Prompt: Critique something.
I know that Black Friday is coming. Last year I avoided it, most of my Christmas shopping was done by that point. But from online shopping emails, I noticed how great the deals were from both Canadian and American stores. I remember going to Banana Republic Canada’s website and seeing all clothes were 50% off. That hardly ever happens at Banana Republic! The best price you can get is 40 % off and that’s not often. In fact, it was odd to me that Canadian websites and stores were giving deals that were so good on Black Friday and they were better then the Canadian equivalent, Boxing Day deals. I like to shop, that’s not a lie. But I also have this part of conscience that is telling me that whether we are shopping crazily on Black Friday Week or Boxing Week, we are missing the point of the holidays these shopping marathons are based around.
The largest difference between Canadian and US Thanksgiving is when we hold our festivities. Canadians celebrate the second Monday in October and Americans the third weekend in November. But I know for both nations, it is a time for us to be thankful for all God has provided us with in our lives. For the plenty we have in our wants and needs. We remember so many do not have ‘plenty’ in other places in the world. We give thanks to be alive and for the relative peace we find living in our countries, especially when places so close to our hearts such as Paris, are attacked by terrorists. We eat large meals and see our family, whom we may not see all year. But to be specific, Wikipedia tells me, the first thanksgiving was celebrated in the US after the pilgrims first harvest in the New World in 1621. The feast lasted three days and in attendance were fifty three pilgrims and ninety Native Americans. In Canada, we simply celebrate the harvest and other blessings of the past year during our Thanksgiving celebration. But I wonder how such a time of thankfulness has become a shopping race, to find the best deals. To think of all we ‘want,’ instead of all we have.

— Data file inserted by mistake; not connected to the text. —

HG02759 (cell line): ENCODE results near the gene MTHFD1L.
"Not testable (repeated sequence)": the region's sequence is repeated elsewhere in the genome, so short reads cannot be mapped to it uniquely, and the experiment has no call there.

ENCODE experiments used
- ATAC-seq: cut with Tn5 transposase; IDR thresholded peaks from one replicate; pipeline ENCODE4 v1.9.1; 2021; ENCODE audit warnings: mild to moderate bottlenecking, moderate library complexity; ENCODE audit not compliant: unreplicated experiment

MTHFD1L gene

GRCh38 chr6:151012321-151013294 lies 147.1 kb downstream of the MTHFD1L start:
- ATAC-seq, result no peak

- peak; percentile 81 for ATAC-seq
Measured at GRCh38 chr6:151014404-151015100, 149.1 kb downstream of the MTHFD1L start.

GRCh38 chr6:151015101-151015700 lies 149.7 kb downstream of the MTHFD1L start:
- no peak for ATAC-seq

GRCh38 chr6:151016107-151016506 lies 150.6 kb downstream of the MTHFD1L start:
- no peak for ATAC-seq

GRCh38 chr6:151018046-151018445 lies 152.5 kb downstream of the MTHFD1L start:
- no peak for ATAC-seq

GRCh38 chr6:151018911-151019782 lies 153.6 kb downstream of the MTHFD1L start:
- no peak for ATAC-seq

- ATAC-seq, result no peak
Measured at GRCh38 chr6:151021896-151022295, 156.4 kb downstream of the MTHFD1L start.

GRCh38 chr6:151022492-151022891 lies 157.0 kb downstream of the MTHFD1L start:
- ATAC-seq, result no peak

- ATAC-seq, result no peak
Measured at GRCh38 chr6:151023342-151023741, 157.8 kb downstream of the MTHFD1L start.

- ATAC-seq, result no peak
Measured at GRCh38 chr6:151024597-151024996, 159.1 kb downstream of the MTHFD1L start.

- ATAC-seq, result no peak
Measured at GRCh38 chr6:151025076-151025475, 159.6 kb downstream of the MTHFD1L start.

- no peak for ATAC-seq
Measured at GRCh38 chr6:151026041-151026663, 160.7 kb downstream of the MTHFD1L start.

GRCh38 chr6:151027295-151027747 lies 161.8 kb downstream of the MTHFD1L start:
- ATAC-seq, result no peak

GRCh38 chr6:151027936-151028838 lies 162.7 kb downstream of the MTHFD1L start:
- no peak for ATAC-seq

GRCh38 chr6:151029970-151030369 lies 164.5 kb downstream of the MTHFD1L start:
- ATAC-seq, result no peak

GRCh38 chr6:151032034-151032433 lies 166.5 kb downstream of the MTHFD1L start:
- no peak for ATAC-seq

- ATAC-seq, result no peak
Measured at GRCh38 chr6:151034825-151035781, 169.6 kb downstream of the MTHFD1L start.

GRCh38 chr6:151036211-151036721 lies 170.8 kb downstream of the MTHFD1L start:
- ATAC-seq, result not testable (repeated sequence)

Every Black Friday or Cyber Monday we see Americans literally fighting over electronics and grabbing items from each other as if they were toddlers. People are pushy, loud, and not nice to each other. They think that if they act how they act, they’ll get all the items they want. It is all about “me” and “I” or “my family.” I have to say it is worse on Black Friday in the US, worse then it ever gets in Canada even though Black Friday is gaining force here. But I’m not sure deals will be as great this year with the fall of the Canadian dollar from near parity.
What ever happened to being a decent person, sharing, and being thankful for what you have? You may get a great deal but at what immoral price? What are you teaching the younger generations when you gorge on food, say that everyone should be thankful, then push and shove in Victoria Secret over a bra, of which you have ten or more? Or, was it worth it to battle through bodies and buy a TV at a hundred dollars saving?
I know some of you Black Friday shoppers are kind. And that every person just wants nice things for their families or theirselves at a good price. Maybe you can only afford certain items on sale, so these shopping days are important. Things are pretty tame in Canada but there is always the exception. And it’s just my point of view, but I wonder how being thankful and all this merchandising, advertising, and worked up shoppers fit together.
In Canada, we celebrate Boxing Day after Christmas. It’s origins lie in people boxing up their leftover food from Christmas meals for the poor. But instead, we shop with our gift cards and Christmas money for more of what we have, for stuff, instead of celebrating family and Jesus’ birth; instead of celebrating people being together. I just find it a bit difficult, putting Christmas and shopping hauls together. I still shop and I still celebrate with my family. But I try to remember that when I’m out buying merchandise there is a way to treat other shoppers with respect, not like they’re the competition. I remember that buying stuff is fun but only temporary. “You can’t take it with you when you go,” as the saying goes.Whether you can buy a lot of things or hardly afford any, in death we leave all our junk behind. We need to remember that there are people who can’t afford are grand celebrations at Thanksgivings and Christmas. We need to give money and our time to those in need. To give presents to kids whose parents can’t afford, or food to the family who can only go to the food bank.
I think if we were more thankful we could see how it is for some people to have so little, while we have a lot. For some people a tiny gift or a helping hand is worth so much. Little things like God, family, good friends, and health should matter the most. Without them all the ‘things’ in the world are worthless. So, be happy if that is what you have and if your basic needs are met. Happy Thanksgiving Americans and start of the holiday season for many of us. May you be thankful and gentle when you shop and generous with your time and donations to those less fortunate. May you cherish the life you have because you’re a priceless person to many people you know and loved very much.